67% of people in Northern Ireland want integrated schools to be ‘main model’

9 July, 2024

A new poll of people in Northern Ireland by LucidTalk has found that 67% of people want integrated education – a school system that brings pupils and staff together regardless of their religious background – to be ‘the main model’ for the  education system. Northern Ireland Humanists has welcomed the finding.

The survey, which was commissioned by the Integrated Education Fund (IEF). The results of this poll are consistent with a previous 2018 survey which found that two-thirds of parents supported their child’s school becoming integrated.

Further findings include:

  • 70% also said they want ‘all schools, regardless of type or aim to have a religious and cultural mix of pupils, teachers and governors’.
  • Only 34% of parents thought that it was important to them to have ‘a school which reflects a particular single faith or cultural background’, with 100% instead opting for ‘good educational standards’, 91% for distance, 94% for ‘good, well-maintained facilities’, and most pertinently, 72% opting for ‘a school which is openly welcoming of all sections of the community and to all faiths’. Just 10% disagreed with this last statement.
  • 63% of all adults also said they would support their child’s or their local school becoming integrated.
  • 62% want the Department of Education to ‘pro-actively support the amalgamation of schools from different sectors’. In 2022 the Integrated Education Act, which requires the Northern Ireland Executive to aim to meet demand for places in integrated schools, became law.
  • And 77% want to integrate the currently segregated initial teacher education system.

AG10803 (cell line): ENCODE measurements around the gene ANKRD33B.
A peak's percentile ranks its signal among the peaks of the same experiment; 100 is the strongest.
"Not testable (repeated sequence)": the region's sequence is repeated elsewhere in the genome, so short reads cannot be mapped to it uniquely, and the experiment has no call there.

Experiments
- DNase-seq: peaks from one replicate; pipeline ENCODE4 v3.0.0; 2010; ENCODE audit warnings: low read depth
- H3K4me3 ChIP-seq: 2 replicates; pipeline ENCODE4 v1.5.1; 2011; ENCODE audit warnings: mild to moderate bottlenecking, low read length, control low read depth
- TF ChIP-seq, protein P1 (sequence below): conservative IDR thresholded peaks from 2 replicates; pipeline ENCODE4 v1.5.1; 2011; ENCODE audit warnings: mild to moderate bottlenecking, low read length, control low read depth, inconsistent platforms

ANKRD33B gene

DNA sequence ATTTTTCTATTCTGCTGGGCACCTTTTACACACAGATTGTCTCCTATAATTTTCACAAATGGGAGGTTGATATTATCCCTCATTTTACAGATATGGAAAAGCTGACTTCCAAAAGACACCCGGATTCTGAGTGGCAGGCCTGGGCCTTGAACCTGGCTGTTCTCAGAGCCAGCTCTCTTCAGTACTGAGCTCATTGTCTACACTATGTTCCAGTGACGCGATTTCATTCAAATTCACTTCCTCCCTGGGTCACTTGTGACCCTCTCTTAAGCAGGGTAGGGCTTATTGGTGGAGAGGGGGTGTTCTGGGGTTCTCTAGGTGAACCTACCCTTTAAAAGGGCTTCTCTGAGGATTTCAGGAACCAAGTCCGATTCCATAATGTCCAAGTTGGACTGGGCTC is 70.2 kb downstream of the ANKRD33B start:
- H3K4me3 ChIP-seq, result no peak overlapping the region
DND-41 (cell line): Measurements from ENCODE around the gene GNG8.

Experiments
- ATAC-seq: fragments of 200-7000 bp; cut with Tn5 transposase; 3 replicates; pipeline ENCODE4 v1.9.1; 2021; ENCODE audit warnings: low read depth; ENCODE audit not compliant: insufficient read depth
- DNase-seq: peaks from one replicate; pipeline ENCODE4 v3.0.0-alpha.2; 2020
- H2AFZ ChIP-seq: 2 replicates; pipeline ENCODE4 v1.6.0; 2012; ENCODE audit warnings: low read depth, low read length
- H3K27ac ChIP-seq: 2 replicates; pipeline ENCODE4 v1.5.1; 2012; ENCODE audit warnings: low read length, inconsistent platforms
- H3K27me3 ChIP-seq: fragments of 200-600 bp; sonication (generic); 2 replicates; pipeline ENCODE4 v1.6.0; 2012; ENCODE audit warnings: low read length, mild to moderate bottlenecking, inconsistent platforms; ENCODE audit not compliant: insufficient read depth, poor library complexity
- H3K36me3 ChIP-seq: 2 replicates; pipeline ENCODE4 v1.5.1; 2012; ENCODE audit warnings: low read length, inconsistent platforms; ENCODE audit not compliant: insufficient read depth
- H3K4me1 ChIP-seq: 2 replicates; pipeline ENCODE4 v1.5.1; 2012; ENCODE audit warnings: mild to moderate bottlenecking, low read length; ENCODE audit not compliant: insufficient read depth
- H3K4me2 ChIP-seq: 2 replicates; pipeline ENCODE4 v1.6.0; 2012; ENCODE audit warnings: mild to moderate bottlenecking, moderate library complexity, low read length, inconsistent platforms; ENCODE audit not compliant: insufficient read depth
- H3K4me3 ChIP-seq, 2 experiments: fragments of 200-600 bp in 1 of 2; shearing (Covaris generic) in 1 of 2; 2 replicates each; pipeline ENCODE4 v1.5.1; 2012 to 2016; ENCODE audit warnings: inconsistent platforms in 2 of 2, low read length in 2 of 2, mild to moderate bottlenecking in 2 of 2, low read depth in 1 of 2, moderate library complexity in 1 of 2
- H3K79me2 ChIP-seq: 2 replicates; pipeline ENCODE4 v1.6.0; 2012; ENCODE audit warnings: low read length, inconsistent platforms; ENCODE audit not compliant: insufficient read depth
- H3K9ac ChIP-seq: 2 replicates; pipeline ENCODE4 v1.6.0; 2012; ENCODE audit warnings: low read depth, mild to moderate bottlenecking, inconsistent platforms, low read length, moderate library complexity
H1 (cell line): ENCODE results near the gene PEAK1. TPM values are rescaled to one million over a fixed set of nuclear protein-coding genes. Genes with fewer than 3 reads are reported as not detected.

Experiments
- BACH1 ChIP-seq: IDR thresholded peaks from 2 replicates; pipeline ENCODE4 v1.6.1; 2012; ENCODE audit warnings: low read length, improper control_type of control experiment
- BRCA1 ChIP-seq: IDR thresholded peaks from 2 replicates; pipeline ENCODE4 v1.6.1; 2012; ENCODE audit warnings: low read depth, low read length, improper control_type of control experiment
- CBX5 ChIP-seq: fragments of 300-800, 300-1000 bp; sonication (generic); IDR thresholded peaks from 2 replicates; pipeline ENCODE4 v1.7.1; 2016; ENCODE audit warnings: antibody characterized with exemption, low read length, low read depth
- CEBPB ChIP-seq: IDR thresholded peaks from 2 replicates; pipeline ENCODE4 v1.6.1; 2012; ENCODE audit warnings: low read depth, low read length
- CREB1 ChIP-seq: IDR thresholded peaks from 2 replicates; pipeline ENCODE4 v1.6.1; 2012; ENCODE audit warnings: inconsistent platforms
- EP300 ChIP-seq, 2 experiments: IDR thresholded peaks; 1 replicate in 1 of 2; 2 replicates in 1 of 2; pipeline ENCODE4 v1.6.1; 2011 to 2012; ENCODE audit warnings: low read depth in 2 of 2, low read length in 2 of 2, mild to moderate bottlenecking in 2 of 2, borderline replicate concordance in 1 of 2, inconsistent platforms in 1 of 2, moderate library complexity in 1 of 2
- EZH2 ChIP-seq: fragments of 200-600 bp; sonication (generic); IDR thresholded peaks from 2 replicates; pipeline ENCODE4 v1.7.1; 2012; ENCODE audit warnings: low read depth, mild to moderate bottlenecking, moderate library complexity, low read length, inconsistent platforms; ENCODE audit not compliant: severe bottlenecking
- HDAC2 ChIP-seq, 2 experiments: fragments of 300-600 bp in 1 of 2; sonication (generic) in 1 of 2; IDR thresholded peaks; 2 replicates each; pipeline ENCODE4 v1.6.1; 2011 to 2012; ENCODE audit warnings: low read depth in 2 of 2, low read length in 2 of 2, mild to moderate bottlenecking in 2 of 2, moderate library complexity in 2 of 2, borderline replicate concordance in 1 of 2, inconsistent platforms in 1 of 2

At present, most children from Catholic and Protestant backgrounds are educated separately. As a result, they miss out on the benefits of mixing with young people from other communities, of having a broader religious education curriculum, and building inter-community links. Northern Ireland Humanists has long advocated a single system of education, and campaigns for a fully inclusive education system free from religious discrimination.

Just 7% of schools in Northern Ireland are integrated. The poll also asked people why they think this is. 52% blamed the churches, and 47% the political parties.

Northern Ireland Humanists Coordinator Boyd Sleator commented:

‘Integrated education provides children and young people with the opportunity to mix and meet with young people from other communities, and this can break down existing community divisions.

‘There was a clear pledge “to facilitate and encourage integrated education” in the Good Friday Agreement. That was over 25 years ago, and yet we still see a tiny fraction of the schooling system as integrated. This poll shows again what we already know, parents want integration. The question is, when will they get it?’

Northern Ireland Humanists will be writing to the Education Minister about the poll, encouraging the Department of Education to take heed of its findings.


For further comment or information, media should contact Northern Ireland Humanists Coordinator Boyd Sleator at boyd@humanists.uk or phone 07918 975795.

Read more about our work on schools and education

See the full report by IEF and LucidTalk.

Read our response to the 2022 Integrated Education Bill

Northern Ireland Humanists is part of Humanists UK, working with the Humanist Association of Ireland. Humanists UK is the national charity working on behalf of non-religious people. Powered by over 120,000 members and supporters, we advance free thinking and promote humanism to create a tolerant society where rational thinking and kindness prevail. We provide ceremonies, pastoral care, education, and support services benefitting over a million people every year and our campaigns advance humanist thinking on ethical issues, human rights, and equal treatment for all.